We don’t need another study to tell us that vacations are good for our mental health. Time away from stress can certainly be healing. But leaving anxiety behind once we’re on vacation is sometimes easier said than done. In fact, my friends tell me all the time that it takes them a few days on vacation to actually unwind—and if they’re away for only a long weekend, then by the time they’re truly relaxed, they’re back at work again!
For tips on how to get into relaxation mode quickly, I called Deborah Serani, PsyD, a psychologist in New York, who often provides talk therapy to anxious patients and teaches stress-reduction techniques. If anyone could help us start relaxing quickly on vacation, I figured she could.
BEFORE YOU GO
Here are some easy tips from Dr. Serani on how to keep your stress in check before you leave for your trip.
•Know yourself. If you’re the type who feels less stressed when you’re able to check voice mail and e-mail, then accept this fact—and don’t go somewhere remote on your vacation. On the other hand, if being out of touch makes you feel at ease, pick a place without cell service and Internet connectivity (or don’t bring your phone or laptop with you!).
•Create a budget. For a lot of people, the idea that a vacation represents an endless gusher of spending makes them feel tense and prevents enjoyment. Solution: Decide how much you want to spend ahead of time, and bring that much cash (or, for safety, traveler’s checks) with you. Bring a credit card for an emergency or for when cash isn’t accepted (such as at many car-rental agencies), but try to use only the cash or traveler’s checks. Then you’ll be less likely to overspend and worry. An all-inclusive resort can be an even better solution—once you have paid your way, there’s no more spending needed.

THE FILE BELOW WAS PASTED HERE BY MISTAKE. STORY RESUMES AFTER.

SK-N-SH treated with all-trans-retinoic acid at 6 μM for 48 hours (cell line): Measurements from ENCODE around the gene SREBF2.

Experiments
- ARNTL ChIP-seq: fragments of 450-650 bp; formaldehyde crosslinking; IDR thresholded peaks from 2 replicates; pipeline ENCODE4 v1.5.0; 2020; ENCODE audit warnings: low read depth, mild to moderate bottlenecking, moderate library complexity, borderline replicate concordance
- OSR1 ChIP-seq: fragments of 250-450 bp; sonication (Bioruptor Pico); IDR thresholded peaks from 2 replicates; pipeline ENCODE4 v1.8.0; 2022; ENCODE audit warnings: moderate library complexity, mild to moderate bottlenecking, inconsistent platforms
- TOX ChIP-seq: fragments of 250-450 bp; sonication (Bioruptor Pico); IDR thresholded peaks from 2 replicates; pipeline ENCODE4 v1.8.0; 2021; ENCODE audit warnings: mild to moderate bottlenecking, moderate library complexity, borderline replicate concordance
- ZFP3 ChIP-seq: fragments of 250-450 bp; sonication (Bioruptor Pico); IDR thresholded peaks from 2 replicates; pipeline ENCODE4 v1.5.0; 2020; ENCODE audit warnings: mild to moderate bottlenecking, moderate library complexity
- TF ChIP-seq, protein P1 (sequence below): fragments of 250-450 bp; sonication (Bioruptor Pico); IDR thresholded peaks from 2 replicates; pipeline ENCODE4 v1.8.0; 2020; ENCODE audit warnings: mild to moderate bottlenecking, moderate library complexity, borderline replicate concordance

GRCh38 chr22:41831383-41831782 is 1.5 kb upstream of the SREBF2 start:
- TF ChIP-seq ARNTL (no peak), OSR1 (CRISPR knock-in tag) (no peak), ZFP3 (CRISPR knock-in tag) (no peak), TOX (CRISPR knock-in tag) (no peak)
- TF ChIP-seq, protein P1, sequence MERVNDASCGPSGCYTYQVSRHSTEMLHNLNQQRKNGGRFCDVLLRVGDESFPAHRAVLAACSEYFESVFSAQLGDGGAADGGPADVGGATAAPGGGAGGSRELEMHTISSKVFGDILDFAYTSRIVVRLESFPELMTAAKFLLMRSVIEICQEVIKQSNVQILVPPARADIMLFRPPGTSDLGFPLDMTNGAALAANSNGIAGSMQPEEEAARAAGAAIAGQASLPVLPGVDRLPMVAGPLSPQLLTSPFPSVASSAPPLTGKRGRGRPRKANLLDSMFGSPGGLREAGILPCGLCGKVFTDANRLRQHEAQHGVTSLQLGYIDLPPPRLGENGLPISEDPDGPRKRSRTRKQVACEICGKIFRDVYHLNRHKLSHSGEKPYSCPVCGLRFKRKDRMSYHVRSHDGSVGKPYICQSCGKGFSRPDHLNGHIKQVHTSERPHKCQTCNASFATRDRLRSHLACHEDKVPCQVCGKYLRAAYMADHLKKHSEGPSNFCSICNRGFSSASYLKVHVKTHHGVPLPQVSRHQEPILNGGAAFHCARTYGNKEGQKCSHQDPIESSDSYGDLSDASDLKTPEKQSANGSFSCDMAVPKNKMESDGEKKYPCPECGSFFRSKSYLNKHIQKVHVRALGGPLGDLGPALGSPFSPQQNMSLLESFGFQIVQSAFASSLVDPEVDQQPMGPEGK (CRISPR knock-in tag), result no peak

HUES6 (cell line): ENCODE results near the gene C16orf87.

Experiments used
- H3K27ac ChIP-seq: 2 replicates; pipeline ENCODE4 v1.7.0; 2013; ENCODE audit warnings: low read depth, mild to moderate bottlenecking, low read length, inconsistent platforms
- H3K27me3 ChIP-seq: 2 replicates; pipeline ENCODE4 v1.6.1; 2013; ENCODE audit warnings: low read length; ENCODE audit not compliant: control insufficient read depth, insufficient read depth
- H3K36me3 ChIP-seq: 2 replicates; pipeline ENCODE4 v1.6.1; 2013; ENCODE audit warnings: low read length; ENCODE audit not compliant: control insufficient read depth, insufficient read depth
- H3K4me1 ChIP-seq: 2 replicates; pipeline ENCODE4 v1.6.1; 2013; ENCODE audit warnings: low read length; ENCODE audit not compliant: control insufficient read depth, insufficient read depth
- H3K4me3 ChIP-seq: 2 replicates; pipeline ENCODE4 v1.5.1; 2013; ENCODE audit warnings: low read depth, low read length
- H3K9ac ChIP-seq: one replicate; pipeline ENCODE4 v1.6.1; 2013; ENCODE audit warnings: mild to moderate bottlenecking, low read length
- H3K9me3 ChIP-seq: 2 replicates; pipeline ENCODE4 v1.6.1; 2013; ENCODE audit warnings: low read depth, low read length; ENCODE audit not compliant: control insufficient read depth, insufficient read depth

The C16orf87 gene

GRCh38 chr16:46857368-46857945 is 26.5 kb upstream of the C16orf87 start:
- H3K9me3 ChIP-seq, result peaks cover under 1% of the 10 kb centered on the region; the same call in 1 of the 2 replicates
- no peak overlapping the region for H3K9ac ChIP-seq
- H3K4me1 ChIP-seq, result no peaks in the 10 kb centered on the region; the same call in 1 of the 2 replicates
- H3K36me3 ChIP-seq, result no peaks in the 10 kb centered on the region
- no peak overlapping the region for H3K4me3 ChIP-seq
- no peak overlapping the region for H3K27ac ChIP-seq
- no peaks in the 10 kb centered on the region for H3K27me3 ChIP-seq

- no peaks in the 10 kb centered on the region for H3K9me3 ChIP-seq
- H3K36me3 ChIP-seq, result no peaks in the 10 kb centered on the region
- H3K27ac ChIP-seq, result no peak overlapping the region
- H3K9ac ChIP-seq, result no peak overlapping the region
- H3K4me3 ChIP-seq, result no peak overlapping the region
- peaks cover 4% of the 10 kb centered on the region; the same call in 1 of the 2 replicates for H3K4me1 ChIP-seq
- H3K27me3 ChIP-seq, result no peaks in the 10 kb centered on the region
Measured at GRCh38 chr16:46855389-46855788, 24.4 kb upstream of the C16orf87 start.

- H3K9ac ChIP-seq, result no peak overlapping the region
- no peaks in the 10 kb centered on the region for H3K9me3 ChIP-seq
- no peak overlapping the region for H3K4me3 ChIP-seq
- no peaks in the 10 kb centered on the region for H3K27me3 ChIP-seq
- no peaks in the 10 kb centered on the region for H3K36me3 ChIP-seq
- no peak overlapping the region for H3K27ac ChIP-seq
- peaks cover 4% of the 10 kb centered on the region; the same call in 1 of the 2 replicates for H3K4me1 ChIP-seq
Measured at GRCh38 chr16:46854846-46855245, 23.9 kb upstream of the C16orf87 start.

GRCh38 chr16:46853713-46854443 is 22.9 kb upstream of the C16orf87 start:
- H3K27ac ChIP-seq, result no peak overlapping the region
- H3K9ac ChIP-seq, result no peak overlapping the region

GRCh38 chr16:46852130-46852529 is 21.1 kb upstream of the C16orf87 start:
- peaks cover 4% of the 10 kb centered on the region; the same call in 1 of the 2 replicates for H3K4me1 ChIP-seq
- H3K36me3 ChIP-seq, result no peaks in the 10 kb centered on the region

•Give everyone a say. A vacation won’t be relaxing for you—or anyone in your group—if some people are grumbling about the activities. So let each person in your group plan at least one activity—or if it’s just you and a partner, choose an itinerary that you both really like. That doesn’t mean that you have to go hiking if you would rather visit a museum—it’s OK to split up during your vacation.
•Set a loose schedule. You don’t need an hour-by-hour schedule for your vacation—in fact, it’s smart to leave room for a little spontaneous fun. But do make a list of a few things that you want to see and experience, and do your research ahead of time. You don’t want to show up at a famous restaurant without reservations or a tour of a cathedral to find that there are no tickets left (or show up at the Louvre, as a friend of mine did, on a Tuesday—the one day that the Louvre is closed!).
•Make time for exercise. No matter how much you plan in advance, there will be some unavoidable stress from transportation delays, waiting in line or even weather. So each day that you are on vacation, take a walk (even if it means crossing one planned activity off your list)…skip the elevator and use the stairs at the hotel…or rent a bicycle and use it to get around if you’re in that sort of place. Any form of exercise will reduce your level of the stress hormone cortisol—and make you feel happier.
•Take lots of pictures. According to Dr. Serani, research shows that visual cues, such as looking at pictures of past vacations, can get the feel-good neurochemical dopamine circulating again, so take photos while you’re away to relieve stress later.
Source: Deborah Serani, PsyD, psychologist in private practice in New York, and author of "Living with Depression" (Rowman and Littlefield)